Learn about naming beneficiaries

How to name beneficiaries and give away your assets

Common scenarios for naming beneficiaries in your will are below, but you can give your money to a charity, or even strangers, if you want.

  1. Giving all assets to a surviving spouse.
  2. If unmarried, leave assets evenly among your children.
  3. It is also common to leave assets to parents, siblings or extended family.

Naming beneficiaries to specific assets clears up confusion over who gets your money, property, or stuff.

Get Specific

If leaving everything to just one person or split evenly between two parties, you may not need to leave extensive instructions. However, if certain heirlooms like a painting, or family treasure like your great grandmother’s recipe book should go to a certain friend or relative – you can (and should) specify that in your will.

Most Common "Oh, I totally forgot about that!" items:

  1. If you own all or part of a business, you need to include that.
  2. Property that you may share, like a family cabin, farm or even joint ownership of a boat or car.
  3. Leaving the person you leave your pets to a financial fund to pay for food and veterinarian bills over time.
  4. Not listing back-up people in your will.

Leaving Money and Assets to Minors

Timing: You can specify how/when minors or children get access to money you leave for them, you can distribute in one chunk or over time, for example, half at 18 and the rest at 25, unless it is for education purposes. (for more on this see about Trusts in Wills 101.

Guardians: You can also name someone to be a Financial Guardian if to watch over the money – this person can be someone other than the Executor of the Will or the Guardian of the child(ren). For more on this see POA in Wills 101.

Other Considerations

Stuff is just stuff, in general we could all get by just fine with less of it. However, some stuff is special or valuable – like your music collection, Elvis costume collection or favorite sweater. Items that may not be ‘worth’ a lot can still be (or feel) very valuable.

Finances are really just numbers on paper – but Money can be complicated and get all tied up in feelings. And when someone dies there are often very big feelings flying all over the place. You can make it easier by leaving fewer questions or things to sift through.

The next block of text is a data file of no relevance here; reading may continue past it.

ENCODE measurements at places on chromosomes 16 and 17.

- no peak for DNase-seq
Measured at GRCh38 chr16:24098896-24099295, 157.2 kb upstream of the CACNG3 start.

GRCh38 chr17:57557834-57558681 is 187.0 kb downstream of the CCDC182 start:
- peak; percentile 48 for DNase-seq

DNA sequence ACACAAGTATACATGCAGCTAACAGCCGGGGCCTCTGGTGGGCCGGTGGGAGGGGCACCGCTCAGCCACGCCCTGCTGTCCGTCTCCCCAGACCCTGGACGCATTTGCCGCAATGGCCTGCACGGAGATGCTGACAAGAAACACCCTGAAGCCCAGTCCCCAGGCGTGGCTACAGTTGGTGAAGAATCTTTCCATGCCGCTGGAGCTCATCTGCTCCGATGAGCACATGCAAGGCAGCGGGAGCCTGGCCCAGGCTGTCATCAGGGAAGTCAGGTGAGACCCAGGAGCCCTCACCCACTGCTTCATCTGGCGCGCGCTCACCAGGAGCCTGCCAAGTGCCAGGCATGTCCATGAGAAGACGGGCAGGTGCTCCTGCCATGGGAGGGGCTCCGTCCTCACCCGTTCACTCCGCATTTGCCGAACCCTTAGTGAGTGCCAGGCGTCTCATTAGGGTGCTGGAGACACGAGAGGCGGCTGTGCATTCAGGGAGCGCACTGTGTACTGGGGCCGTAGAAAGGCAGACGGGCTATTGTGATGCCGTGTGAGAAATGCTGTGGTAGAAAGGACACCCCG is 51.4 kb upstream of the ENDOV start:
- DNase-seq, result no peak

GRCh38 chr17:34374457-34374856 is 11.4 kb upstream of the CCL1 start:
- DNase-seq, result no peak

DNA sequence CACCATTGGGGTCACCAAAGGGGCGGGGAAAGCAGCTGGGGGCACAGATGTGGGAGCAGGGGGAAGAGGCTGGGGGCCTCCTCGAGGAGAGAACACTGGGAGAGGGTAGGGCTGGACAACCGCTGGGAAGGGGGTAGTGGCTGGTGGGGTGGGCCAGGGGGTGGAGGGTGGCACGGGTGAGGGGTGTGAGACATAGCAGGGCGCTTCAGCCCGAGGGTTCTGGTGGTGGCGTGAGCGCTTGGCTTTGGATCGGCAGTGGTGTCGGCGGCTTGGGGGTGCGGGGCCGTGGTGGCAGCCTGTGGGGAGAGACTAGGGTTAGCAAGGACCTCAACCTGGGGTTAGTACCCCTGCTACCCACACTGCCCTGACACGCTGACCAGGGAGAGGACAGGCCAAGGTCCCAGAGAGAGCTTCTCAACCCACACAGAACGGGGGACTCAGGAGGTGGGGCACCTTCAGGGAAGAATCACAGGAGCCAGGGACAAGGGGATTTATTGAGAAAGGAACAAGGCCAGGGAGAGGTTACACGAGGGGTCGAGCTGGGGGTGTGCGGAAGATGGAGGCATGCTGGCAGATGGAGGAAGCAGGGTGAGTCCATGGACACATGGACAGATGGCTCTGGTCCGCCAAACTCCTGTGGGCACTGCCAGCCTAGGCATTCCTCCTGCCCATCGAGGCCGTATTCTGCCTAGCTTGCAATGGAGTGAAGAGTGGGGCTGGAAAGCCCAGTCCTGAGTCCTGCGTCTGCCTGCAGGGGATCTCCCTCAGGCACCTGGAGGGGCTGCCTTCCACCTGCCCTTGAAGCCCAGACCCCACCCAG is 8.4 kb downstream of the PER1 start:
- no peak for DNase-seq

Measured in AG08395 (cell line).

Check Your Beneficiaries Lately?

Since you are going through the effort to get your house in order – now is a great time to check your beneficiaries on your bank accounts, insurance policies and investments. What you last put on that paper (last week or ten years ago) is what stands up in court (even if your Will is more current). So update your Beneficiaries (insurance, 401k, bank accounts, etc.) online or in persona or the ex you don’t speak to anymore might get a nice surprise. Ouch!

GYST Reader Tip

Alice from Minnesota shares her family's creative way to give away assets: "My mother, as a little girl, watched her parents, grandparents and cousins have nasty fights over pieces of furniture that were to be handled down. The fights were so bad that people did not speak to each other for years and she was determined that she would find a better way."

"Whenever my two brothers, sister and I visited home, Mom would pull out things she was ready to get rid of – old books, serving plates, vases, wall hangings, etc. She’d put 4 items together that she thought had equal value (monetary or sentimental). Then the four of us would draw a number (one through four). For the first group of items, the person who drew the "1" got to choose first , the person who drew the "2" choose second and so on. For the second group of items, the "2" person would go first, the "3" person would choose second and so on. We'd continue the rotation until the items had been selected."

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